RF Domain

An access point‘s configuration consists of numerous elements including an RF Domain, WLAN and device specific settings. RF Domains are used to assign regulatory, location and relevant policies to access points of the same model. For example, an AP 6532 RF Domain can only be applied to another AP 6532 model access point.

An RF Domain allows an administrator to assign configuration data to multiple access points deployed in a common coverage area (floor, building or site). In such instances, there are many configuration attributes these access points share, as their general client support roles are quite similar.

However, an access point‘s RF Domain configuration may need periodic refinement from its original RF Domain designation. Unlike a RFS series wireless controller, an access point supports just a single RF domain. Thus, administrators should be aware that overriding an access point‘s RF Domain configuration results in a separate configuration that must be managed in addition to the RF Domain configuration. Thus, a configuration should only be overridden when needed. For more information, see RF Domain Overrides in the AP Device Context.

The access point‘s RF Domain can have a WIPS sensor configuration applied. For more information on defining a WIPS sensor configuration for use with the access point‘s RF Domain, see RF Domain Sensor Configuration .



The WiNG 7.1 OS enforces interoperability with access points running the WiNG 5.9.X OS. WiNG 7.1 wireless controllers and service platforms are capable of provisioning and managing both WiNG 5.9.X and WiNG 7.1 APs.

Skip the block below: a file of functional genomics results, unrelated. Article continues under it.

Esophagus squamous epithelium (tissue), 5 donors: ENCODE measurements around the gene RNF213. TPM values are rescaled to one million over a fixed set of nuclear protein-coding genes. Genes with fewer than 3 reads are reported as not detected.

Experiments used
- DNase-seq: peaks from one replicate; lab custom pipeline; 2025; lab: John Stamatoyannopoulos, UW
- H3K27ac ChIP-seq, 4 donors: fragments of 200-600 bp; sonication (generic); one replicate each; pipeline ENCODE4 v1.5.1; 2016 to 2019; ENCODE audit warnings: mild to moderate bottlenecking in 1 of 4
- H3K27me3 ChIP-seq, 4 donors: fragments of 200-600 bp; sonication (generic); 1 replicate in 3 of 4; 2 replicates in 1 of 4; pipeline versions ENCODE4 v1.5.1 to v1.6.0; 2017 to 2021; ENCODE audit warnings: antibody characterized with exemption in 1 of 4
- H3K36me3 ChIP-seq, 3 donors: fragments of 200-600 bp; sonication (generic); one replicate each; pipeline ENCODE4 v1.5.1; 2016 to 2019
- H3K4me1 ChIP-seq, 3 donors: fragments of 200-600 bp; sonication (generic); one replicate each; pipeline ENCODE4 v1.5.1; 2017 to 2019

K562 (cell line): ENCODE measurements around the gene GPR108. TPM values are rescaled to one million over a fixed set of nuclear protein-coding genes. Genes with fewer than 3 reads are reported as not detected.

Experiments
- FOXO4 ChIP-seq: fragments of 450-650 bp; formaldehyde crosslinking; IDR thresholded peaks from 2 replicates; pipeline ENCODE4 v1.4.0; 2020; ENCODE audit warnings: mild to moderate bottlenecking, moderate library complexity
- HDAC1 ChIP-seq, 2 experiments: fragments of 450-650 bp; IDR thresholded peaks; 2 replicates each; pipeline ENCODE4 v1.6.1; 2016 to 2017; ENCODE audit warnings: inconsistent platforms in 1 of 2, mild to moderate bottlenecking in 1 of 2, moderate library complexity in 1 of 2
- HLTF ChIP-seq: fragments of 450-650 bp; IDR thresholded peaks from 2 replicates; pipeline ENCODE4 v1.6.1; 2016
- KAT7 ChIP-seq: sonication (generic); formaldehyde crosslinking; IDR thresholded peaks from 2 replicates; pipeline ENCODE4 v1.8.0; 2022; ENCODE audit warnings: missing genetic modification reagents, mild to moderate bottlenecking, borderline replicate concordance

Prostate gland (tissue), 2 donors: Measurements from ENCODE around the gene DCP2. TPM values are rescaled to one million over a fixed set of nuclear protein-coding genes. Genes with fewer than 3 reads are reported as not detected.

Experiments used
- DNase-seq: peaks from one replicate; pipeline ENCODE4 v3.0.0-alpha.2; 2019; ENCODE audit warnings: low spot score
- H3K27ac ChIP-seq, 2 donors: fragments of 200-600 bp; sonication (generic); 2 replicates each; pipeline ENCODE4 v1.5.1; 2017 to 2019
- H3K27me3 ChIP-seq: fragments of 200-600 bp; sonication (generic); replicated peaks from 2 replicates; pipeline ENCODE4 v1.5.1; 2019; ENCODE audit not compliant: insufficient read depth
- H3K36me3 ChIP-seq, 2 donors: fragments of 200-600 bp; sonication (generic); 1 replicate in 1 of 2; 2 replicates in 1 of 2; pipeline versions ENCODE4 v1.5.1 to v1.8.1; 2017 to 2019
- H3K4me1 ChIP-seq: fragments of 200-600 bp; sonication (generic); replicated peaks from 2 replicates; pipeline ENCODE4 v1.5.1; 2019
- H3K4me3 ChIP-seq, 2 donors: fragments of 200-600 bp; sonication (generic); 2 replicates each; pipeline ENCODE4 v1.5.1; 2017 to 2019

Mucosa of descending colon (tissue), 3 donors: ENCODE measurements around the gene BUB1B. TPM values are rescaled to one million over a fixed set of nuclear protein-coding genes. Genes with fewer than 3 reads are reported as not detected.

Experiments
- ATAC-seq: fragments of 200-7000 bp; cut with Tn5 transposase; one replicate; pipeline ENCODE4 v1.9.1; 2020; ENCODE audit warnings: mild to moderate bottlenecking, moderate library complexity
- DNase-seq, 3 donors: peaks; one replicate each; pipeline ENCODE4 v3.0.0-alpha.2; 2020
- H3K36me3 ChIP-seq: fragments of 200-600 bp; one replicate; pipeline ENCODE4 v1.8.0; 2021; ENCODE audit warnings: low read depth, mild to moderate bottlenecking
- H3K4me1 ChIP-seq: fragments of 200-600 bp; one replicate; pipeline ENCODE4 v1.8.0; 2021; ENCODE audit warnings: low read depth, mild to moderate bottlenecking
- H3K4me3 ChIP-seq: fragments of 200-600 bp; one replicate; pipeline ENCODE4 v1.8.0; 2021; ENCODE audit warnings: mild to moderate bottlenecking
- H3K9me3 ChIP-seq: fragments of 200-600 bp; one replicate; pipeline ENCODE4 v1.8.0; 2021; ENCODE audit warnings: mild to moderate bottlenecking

If you have a mixed deployment, with access points running both WiNG 7.1 and WiNG 5.9.X firmware, we recommend that you place these APs in separate RF Domains.

To review the configurations of existing RF Domains:

  1. Go to Configuration → Devices.
    The RF Domain screen displays.
  2. Use the following (read-only) information to determine whether the RF Domain policy needs to be edited.

    RF Domain

    Lists each policy's name, as assigned when it was created. The RF Domain name cannot be changed as part of the edit process. Only one RF Domain can be assigned to a controller or access point at one time.


    Displays the physical location assigned to the RF Domain. This name could be as specific as the floor of a building, or as generic as an entire site. The location defines the physical area where a common set of devices are deployed using the policy's RF Domain configuration.


    Lists the contact (administrator) assigned to respond to events created by, or impacting, each listed RF Domain.

    Time Zone

    Displays the geographic time zone set for each RF Domain policy. RF Domains can contain unique country codes and time zone information for controllers and access points deployed across different states or countries, thus making them ideal for managing device configurations across different geographical deployments.

    Country Code

    Display the two-digit country code set for the policy. The country code must be set accurately to avoid illegal operation, as device radios transmit in specific channels unique to their country of operation.